Peter Tong, communications manager at Finnforest UK Ltd, clarifies some of the confusion surrounding CE marking

Regarding your article on CE marking for panels in construction and the confusion that’s still around I believe TTJ’s statement “despite the introduction of compulsory marking of panels going into construction” is in itself misleading as the requirement to meet the Construction Products Directive in the UK does not demand products being physically marked at the moment. As long as you have the appropriate paperwork to back the CE claim up, the product in the UK can currently be left unmarked. I personally believe this only adds to the confusion as to what is and what isn’t legal.

Perhaps the even more confusing element is the fact that just because it is CE-certified, doesn’t mean it is fit for structural use as you need to meet the CE 2+ level of accreditation or have BS 5268-2:2002 for it to be legal for structural applications.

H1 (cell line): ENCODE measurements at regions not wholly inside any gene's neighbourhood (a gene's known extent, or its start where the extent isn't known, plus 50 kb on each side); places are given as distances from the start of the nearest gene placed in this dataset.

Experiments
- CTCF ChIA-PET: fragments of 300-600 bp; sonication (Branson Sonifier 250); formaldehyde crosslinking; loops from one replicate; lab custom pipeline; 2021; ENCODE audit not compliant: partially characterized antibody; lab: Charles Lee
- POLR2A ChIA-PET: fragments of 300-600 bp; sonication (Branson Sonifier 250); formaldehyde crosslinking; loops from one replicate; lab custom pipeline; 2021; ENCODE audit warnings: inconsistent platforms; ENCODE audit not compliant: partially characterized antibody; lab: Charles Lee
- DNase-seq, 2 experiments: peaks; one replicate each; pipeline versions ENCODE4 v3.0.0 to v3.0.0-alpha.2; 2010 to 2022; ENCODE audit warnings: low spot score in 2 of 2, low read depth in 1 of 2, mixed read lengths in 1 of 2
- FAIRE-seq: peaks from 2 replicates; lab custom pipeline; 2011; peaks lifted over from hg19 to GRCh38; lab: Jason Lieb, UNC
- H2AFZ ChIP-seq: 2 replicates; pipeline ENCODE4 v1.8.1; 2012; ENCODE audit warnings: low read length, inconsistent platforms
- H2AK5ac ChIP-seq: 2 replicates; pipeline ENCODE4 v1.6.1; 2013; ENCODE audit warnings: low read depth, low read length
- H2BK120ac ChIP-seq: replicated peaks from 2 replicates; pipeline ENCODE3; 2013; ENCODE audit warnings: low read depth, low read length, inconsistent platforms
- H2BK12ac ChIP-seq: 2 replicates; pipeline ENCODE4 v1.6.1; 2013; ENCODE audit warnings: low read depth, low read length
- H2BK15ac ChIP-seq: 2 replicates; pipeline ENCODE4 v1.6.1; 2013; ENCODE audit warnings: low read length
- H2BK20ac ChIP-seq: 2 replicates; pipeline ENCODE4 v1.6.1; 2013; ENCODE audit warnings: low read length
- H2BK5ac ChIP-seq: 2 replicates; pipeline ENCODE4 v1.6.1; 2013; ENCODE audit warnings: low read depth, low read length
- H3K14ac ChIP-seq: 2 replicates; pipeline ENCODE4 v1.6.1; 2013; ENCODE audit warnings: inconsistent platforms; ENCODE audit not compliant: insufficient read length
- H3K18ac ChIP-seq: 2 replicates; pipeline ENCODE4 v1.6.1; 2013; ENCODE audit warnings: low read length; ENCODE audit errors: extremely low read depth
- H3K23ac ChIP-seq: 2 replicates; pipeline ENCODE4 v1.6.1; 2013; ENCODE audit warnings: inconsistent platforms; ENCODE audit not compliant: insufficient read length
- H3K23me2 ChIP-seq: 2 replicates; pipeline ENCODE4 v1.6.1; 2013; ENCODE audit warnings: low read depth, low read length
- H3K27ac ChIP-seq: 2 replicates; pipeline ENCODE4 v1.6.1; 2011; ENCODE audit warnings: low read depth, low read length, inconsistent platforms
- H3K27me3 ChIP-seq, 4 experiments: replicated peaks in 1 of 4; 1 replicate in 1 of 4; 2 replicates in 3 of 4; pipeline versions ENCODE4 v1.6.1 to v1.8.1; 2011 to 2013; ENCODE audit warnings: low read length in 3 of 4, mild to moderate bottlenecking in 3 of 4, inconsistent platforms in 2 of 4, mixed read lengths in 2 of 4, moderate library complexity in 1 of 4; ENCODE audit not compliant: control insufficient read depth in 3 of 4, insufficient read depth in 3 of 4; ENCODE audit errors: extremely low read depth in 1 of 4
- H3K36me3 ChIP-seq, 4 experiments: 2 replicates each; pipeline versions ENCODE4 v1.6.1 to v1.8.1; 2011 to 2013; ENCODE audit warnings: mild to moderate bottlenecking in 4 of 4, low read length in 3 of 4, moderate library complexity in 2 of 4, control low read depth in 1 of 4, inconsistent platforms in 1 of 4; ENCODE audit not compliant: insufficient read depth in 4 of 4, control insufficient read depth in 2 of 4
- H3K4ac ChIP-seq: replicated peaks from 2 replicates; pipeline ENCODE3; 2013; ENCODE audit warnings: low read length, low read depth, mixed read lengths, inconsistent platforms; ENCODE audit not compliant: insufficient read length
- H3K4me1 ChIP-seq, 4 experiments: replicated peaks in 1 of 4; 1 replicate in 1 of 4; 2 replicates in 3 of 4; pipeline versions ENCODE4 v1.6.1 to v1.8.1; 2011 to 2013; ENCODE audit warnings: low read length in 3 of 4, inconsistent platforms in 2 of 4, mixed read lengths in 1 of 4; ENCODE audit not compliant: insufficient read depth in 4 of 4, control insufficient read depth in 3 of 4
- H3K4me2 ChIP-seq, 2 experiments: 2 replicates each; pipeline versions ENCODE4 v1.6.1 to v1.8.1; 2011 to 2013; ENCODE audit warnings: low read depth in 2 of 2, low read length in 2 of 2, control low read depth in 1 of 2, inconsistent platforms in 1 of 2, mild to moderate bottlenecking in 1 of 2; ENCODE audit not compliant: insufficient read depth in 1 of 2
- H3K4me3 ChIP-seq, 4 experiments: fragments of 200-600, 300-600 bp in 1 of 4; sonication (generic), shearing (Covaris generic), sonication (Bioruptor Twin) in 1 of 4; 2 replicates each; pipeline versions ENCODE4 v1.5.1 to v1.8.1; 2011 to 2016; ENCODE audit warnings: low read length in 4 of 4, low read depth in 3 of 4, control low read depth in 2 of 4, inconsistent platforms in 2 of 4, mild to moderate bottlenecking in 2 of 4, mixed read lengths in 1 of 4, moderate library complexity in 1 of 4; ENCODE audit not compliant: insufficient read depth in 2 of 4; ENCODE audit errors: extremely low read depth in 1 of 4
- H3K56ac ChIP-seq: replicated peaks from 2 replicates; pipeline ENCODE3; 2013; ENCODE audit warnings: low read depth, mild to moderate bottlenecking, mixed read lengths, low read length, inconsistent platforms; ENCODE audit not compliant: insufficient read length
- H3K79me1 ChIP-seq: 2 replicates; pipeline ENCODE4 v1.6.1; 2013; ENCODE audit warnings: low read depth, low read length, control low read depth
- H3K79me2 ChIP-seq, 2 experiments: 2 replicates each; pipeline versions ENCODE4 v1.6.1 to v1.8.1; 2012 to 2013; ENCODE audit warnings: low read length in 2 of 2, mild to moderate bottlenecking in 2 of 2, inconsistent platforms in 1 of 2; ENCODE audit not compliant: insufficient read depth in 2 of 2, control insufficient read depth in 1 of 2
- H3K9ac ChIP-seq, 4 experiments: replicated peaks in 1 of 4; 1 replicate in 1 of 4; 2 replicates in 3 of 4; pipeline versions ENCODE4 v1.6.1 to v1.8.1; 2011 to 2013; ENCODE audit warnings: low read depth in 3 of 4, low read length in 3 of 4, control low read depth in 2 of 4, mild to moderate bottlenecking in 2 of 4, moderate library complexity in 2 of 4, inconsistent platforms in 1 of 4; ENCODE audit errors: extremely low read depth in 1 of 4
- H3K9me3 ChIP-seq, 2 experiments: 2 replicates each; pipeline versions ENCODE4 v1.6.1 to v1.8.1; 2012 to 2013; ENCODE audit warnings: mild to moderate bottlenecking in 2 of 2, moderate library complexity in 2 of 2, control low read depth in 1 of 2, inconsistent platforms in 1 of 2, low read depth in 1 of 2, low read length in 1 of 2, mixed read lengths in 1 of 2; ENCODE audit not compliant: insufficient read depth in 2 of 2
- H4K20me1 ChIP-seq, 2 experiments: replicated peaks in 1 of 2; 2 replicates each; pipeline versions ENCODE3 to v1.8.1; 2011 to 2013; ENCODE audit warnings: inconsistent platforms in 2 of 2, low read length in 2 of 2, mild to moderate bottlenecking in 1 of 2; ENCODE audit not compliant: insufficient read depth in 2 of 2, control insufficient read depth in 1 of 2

We heari that some Far Eastern plywood is now being given a CE 2+ accreditation for structural use but with the disclaimer that this is only for external use and not for internal structural applications due to the inappropriate levels of formaldehyde used in the glue. Considering “Internal” structural applications account for most of the structural work you can think of including roof, wall and floor, this is not only confusing but potentially dangerous for the market as a whole.

Due to all of this unnecessary confusion, I believe the most clear-cut method of determining safety and legality of panels for structural applications is to continue looking for the BS 5268-2:2002 mark which guarantees conformance with British Standards in this area. All Finnforest spruce plywood is now being marked with both CE “Structural 2+” and “BS 5268-2:2002” to make this simple distinction obvious to our customers and the end user.